In examples/large_deformation/hyperelastic.py a rotation by displacements is applied. By using a similar function the vectors defining the force couples could be defined for dw_surface_ltr (IMHO). Does it make sense?
r.
----- Reply message -----
From: "Andre Smit" <freev...(a)gmail.com>
To: <sfepy...(a)googlegroups.com>
Subject: Torque
Date: Sat, Dec 18, 2010 05:10
What is the best way to apply a torque load to a model?
--
Andre
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I am currrently looking for FEM packages to help me solve a system of
beams and columns, basically a collection of 1D bernoulli/timoshenko
line elements.
I started reading SfePy docs and i am getting the idea that doing the
above is not really possible here, am i right?
Are only 2D area elements permitted in SfePy?
Or is there any direct support for solving 1D line elements too..
Cheers
Nimish

FYI: As SciPy 0.12.0 is out and one of the release highlights is "Support for
Python 2 and Python 3 from the same code base (no more 2to3)", we can think
seriously about updating SfePy in this respect as well, cf. [1].
r.
[1] https://github.com/sfepy/sfepy/issues/164

Dear SfePy users,
Is it possible to evaluate a solution not only in the FEM mesh node, but in
any arbitrary point in the domain with the given (x, y, z) coordinates?
For example, consider Dirichlet problem for Poisson equation. We apply
essential boundary conditions on the surface nodes and after the problem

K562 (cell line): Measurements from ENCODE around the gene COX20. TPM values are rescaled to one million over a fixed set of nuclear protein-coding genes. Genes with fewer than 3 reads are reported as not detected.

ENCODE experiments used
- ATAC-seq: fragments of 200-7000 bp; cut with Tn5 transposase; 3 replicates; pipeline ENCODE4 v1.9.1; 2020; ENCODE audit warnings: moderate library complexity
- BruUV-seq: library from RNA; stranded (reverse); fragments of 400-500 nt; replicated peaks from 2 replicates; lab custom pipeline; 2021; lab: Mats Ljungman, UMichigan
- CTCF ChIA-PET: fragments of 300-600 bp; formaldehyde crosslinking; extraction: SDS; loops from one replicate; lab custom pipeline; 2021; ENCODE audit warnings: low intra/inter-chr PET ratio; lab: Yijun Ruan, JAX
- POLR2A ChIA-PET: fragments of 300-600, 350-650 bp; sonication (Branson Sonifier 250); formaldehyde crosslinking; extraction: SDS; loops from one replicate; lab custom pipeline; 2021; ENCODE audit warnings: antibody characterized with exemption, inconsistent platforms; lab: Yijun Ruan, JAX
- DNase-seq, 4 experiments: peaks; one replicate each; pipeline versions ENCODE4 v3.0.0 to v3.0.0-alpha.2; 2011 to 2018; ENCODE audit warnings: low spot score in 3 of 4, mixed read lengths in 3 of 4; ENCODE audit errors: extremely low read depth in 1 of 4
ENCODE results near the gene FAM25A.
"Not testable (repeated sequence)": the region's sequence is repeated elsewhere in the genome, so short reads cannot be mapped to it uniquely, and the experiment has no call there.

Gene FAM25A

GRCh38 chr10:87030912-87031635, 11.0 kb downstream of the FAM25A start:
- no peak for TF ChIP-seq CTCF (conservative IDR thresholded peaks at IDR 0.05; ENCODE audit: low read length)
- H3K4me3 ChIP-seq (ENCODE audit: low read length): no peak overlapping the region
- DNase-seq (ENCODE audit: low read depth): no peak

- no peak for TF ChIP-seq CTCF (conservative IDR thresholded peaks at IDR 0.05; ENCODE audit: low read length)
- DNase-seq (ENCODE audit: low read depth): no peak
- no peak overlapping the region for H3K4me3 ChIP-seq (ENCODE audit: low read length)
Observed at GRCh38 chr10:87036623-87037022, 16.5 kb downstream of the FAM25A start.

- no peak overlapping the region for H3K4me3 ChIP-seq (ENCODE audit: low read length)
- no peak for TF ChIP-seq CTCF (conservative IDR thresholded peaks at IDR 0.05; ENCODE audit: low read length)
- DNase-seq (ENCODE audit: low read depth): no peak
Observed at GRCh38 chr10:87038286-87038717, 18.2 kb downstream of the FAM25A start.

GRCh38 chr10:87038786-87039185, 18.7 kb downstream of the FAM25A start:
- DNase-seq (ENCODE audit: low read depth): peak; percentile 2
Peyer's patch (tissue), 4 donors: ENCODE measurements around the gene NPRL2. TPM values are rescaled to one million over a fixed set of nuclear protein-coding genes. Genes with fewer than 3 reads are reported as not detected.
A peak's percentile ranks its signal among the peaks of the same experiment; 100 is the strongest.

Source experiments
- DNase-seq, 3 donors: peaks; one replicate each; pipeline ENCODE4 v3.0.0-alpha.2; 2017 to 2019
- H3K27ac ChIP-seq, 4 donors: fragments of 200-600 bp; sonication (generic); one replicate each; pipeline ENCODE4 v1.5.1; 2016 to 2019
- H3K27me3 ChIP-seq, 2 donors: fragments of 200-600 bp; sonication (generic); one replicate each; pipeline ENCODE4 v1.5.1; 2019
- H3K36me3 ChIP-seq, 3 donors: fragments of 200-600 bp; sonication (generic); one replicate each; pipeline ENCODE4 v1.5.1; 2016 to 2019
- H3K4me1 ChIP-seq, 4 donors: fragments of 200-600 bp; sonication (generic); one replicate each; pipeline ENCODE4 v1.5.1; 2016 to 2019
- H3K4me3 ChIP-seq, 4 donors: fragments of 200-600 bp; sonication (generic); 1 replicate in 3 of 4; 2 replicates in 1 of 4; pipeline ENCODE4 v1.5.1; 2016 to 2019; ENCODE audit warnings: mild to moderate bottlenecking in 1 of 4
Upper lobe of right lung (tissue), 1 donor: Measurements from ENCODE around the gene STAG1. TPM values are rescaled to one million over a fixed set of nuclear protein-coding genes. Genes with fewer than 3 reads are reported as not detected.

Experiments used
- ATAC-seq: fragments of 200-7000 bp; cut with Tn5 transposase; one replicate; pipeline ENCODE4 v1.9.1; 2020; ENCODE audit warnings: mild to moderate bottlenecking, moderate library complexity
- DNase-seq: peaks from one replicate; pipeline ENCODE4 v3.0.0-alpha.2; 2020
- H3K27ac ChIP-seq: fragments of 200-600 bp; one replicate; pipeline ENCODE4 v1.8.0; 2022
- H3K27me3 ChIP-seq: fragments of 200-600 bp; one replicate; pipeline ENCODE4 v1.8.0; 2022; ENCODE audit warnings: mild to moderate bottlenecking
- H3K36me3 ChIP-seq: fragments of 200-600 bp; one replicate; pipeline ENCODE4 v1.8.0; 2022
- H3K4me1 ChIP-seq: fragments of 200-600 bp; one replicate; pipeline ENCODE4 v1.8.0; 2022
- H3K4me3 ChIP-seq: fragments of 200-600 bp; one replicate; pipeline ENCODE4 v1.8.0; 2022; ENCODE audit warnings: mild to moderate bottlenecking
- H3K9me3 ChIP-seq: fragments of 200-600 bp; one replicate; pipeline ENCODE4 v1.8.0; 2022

has been solved we have the solution vector, i.e. vector of values in the
FEM mesh nodes. But I want to know the solution in point v(x, y, z) that is
not FEM mesh node. What is the best way to obtain solution in this point v?
Sincerely,
Alec Kalinin

Hi,
Thanks for inviting me to contribute usage issues, Robert. I'm using sfepy
to solve a relatively simple, 2D, thermal diffusion problem. i can solve
it useing the following ebcs and equations (i.e., implied zero heat flux at
left and right boundaries):
ebcs = {
't1' : ('Gamma_Top', {'t.0' : 0.0}),
't2' : ('Gamma_Bottom', {'t.0' : 1000.0}),
}
equations = {
'Temperature' : """dw_laplace.2.Omega( coef.val, s, t )
= 0 """
}
This works perfectly. I actually need to solve the same problem with an ebc
at the top but a Neumann boundary condition at the bottom. So I use:
ebcs = {
't1' : ('Gamma_Top', {'t.0' : 0.0}),
}
equations = {
'Temperature' : """dw_laplace.2.Omega( coef.val, s, t )
= dw_surface_integrate.2.Gamma_Bottom(flux.val, s)"""
}
where flux is defined in materials as:
materials = {
'flux' : ({'val' : 1.0},),
'coef' : ({'val' : 1.0},),
}
This seems to be exactly like what is done in the example
poisson_neumann.py But now, I find that the solver fails:
sfepy: updating materials...
sfepy: coef
sfepy: flux
sfepy: ...done in 0.01 s
sfepy: nls: iter: 0, residual: 9.332878e+04 (rel: 1.000000e+00)
sfepy: rezidual: 0.00 [s]
sfepy: solve: 0.00 [s]
sfepy: matrix: 0.00 [s]
sfepy: linear system not solved! (err = 5.659775e-10 < 1.000000e-10)
sfepy: nls: iter: 1, residual: 5.748516e-10 (rel: 6.159425e-15)
I'm confused by this, because I thought that this is still a well-posed
problem. Can anyone please suggest to me what I may be doing wrong?
Regards,
- Phil

Hi,
I have just started with sfepy and have a question about using it. I have
browsed the tutorial and primer but haven't found what I need. The question
is about the use of dw_volume_integrate. I will be happy to go into
specifics but first wanted to check that it's OK to send usage questions to
this list?
Thanks,
- Phil